I'm looking at soon studying some Elliptic Curves from Tate and Silverman's "Rational Points on Elliptic Curves" but I was wondering if knowing some algebraic geometry from Cox's "Ideals, Varieties and Algorithms" before reading Silverman's text would be a better approach or if I can just start learning elliptic curves right away.

Will understanding Algebraic Geometry at the level of "Ideals, Varieties and Algorithms" be sufficient for intuitive understanding in Silverman's Text "Rational Points on Elliptic Curves"?

In any case what would be the best approach?

As far as my background I know Abstract Algebra, Topology, slight amount of Number Theory, Linear Algebra, Real Analysis.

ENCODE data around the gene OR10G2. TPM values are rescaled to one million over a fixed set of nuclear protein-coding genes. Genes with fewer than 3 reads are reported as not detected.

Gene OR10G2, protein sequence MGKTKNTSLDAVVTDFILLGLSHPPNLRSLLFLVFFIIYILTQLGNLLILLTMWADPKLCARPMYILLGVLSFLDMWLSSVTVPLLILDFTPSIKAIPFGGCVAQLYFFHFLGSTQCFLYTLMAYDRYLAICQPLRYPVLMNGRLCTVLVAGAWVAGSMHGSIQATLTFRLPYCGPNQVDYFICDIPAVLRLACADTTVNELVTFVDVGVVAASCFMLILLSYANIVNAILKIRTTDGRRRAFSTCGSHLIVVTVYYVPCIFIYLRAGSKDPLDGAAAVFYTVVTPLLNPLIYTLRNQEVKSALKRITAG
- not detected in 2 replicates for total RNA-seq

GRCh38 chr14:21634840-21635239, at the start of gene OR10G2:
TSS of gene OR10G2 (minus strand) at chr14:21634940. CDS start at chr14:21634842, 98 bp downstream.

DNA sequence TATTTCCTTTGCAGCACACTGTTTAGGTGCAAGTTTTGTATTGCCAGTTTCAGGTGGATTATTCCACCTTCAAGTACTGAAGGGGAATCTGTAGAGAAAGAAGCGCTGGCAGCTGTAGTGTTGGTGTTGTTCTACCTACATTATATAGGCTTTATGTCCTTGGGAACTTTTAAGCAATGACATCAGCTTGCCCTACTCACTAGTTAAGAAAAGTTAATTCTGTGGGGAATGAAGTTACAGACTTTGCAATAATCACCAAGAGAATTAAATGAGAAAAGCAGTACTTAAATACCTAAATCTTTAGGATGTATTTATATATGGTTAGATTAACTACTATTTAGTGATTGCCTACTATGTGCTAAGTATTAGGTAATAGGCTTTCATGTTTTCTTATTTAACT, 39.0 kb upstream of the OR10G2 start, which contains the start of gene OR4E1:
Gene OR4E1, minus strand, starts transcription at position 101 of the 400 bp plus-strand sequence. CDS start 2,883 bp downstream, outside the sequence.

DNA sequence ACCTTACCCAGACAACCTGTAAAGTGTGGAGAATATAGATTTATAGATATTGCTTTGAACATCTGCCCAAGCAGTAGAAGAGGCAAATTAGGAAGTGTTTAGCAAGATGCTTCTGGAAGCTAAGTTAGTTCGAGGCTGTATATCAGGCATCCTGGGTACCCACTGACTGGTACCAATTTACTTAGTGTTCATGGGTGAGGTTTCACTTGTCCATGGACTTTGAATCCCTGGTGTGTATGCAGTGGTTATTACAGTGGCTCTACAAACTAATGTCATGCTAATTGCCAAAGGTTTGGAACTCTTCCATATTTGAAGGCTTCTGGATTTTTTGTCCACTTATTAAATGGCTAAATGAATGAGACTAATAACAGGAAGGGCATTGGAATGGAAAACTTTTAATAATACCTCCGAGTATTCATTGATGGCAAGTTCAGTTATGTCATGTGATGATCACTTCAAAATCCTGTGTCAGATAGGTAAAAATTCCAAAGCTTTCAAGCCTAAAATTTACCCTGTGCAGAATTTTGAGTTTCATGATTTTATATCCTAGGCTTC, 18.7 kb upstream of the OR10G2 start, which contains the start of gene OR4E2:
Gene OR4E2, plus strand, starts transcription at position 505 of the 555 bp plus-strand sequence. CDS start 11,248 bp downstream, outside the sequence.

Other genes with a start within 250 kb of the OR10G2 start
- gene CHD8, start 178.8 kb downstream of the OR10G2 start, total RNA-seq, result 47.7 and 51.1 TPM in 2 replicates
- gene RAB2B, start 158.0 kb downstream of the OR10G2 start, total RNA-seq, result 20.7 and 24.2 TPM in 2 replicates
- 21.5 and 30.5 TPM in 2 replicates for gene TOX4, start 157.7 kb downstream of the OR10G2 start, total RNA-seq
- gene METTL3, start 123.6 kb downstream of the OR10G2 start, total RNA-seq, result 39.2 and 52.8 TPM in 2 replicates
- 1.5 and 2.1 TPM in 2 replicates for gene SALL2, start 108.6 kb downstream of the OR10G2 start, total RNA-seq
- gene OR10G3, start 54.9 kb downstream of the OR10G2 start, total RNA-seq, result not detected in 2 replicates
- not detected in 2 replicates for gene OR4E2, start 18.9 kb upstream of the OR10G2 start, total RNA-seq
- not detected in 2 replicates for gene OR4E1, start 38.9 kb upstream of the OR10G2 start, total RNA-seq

• $\begingroup$ Just go with the book. The theory of elliptic curves has its own taste, it is (also as a matter of taste) equally important to understand arithmetics (of the integers in number fields, the complicated $\Bbb Z$ is often enough), complex analysis, finite fields and their Galois theory, (co)homological tools, some sophisticated software like pari/gp and/or sage... (At that one point where Riemann-Roch is needed, just accept it.) Good luck! $\endgroup$ – dan_fulea May 30 '18 at 0:33

Just try reading the Silverman's book, and if you find that you cannot follow, fall back to algebraic geometry fundamentals.


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